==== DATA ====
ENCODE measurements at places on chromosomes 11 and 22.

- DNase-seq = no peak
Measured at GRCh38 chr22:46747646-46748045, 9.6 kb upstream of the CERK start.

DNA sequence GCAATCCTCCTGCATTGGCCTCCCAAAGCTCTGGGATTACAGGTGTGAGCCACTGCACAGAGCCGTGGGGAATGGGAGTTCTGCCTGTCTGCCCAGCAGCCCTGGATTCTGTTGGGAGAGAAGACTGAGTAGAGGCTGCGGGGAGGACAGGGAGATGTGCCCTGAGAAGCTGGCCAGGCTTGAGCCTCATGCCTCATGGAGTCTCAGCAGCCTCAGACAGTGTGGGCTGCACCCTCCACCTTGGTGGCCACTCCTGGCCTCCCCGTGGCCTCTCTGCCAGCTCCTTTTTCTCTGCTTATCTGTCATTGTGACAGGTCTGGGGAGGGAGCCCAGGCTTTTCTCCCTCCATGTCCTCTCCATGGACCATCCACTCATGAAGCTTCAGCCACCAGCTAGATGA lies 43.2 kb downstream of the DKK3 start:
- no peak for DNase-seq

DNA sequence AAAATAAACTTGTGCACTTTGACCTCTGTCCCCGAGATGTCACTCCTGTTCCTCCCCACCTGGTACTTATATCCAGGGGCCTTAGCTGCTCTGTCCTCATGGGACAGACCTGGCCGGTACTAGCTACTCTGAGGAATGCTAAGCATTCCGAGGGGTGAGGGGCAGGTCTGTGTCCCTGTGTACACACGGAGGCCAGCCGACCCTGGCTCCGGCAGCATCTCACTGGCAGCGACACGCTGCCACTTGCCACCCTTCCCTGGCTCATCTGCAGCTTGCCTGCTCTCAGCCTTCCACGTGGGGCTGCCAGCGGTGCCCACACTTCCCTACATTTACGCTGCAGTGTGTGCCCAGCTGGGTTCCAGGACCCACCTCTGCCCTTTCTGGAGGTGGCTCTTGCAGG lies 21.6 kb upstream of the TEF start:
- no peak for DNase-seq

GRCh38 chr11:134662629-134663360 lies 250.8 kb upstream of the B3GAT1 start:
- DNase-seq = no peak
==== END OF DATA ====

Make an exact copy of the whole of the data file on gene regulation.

ENCODE measurements at places on chromosomes 11 and 22.

- DNase-seq = no peak
Measured at GRCh38 chr22:46747646-46748045, 9.6 kb upstream of the CERK start.

DNA sequence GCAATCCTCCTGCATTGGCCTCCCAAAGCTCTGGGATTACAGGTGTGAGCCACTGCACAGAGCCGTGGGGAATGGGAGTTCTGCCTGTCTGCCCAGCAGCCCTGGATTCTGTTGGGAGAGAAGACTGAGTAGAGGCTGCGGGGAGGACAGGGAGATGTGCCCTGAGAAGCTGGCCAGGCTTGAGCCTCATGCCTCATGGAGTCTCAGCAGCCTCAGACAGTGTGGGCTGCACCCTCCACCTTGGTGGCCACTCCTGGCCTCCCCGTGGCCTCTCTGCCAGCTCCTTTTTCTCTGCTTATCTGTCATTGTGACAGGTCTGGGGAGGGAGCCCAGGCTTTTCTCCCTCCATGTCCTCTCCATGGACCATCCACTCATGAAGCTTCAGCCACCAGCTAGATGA lies 43.2 kb downstream of the DKK3 start:
- no peak for DNase-seq

DNA sequence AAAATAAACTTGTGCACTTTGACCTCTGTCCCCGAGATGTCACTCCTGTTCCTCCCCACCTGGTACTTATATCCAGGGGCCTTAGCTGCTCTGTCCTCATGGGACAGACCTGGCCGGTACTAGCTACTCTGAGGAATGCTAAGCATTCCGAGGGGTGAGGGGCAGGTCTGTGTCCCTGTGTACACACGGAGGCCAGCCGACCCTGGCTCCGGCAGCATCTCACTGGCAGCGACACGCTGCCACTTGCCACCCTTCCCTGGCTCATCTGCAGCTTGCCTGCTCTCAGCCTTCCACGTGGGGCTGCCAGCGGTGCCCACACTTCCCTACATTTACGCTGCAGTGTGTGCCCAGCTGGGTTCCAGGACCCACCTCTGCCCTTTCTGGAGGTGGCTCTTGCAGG lies 21.6 kb upstream of the TEF start:
- no peak for DNase-seq

GRCh38 chr11:134662629-134663360 lies 250.8 kb upstream of the B3GAT1 start:
- DNase-seq = no peak